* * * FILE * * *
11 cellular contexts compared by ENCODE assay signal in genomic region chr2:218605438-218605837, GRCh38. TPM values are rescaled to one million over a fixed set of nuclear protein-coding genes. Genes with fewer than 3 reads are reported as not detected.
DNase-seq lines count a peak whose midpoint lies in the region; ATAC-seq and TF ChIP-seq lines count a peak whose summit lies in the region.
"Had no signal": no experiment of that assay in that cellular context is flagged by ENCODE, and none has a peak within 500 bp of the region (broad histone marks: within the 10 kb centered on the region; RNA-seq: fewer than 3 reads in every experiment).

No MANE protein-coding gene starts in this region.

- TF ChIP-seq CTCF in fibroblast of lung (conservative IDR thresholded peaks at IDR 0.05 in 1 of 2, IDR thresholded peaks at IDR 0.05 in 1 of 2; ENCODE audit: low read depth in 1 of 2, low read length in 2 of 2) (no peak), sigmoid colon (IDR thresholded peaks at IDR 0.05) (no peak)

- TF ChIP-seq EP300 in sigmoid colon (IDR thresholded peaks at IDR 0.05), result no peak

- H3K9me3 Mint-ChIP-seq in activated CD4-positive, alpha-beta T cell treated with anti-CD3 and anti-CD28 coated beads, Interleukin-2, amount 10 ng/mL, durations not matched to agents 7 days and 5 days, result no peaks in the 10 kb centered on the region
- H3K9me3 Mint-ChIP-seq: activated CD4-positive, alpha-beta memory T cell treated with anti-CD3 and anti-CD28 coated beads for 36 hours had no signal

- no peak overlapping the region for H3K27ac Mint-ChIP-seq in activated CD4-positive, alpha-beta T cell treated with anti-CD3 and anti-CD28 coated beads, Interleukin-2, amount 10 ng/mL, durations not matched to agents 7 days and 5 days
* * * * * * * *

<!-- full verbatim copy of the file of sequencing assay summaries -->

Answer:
11 cellular contexts compared by ENCODE assay signal in genomic region chr2:218605438-218605837, GRCh38. TPM values are rescaled to one million over a fixed set of nuclear protein-coding genes. Genes with fewer than 3 reads are reported as not detected.
DNase-seq lines count a peak whose midpoint lies in the region; ATAC-seq and TF ChIP-seq lines count a peak whose summit lies in the region.
"Had no signal": no experiment of that assay in that cellular context is flagged by ENCODE, and none has a peak within 500 bp of the region (broad histone marks: within the 10 kb centered on the region; RNA-seq: fewer than 3 reads in every experiment).

No MANE protein-coding gene starts in this region.

- TF ChIP-seq CTCF in fibroblast of lung (conservative IDR thresholded peaks at IDR 0.05 in 1 of 2, IDR thresholded peaks at IDR 0.05 in 1 of 2; ENCODE audit: low read depth in 1 of 2, low read length in 2 of 2) (no peak), sigmoid colon (IDR thresholded peaks at IDR 0.05) (no peak)

- TF ChIP-seq EP300 in sigmoid colon (IDR thresholded peaks at IDR 0.05), result no peak

- H3K9me3 Mint-ChIP-seq in activated CD4-positive, alpha-beta T cell treated with anti-CD3 and anti-CD28 coated beads, Interleukin-2, amount 10 ng/mL, durations not matched to agents 7 days and 5 days, result no peaks in the 10 kb centered on the region
- H3K9me3 Mint-ChIP-seq: activated CD4-positive, alpha-beta memory T cell treated with anti-CD3 and anti-CD28 coated beads for 36 hours had no signal

- no peak overlapping the region for H3K27ac Mint-ChIP-seq in activated CD4-positive, alpha-beta T cell treated with anti-CD3 and anti-CD28 coated beads, Interleukin-2, amount 10 ng/mL, durations not matched to agents 7 days and 5 days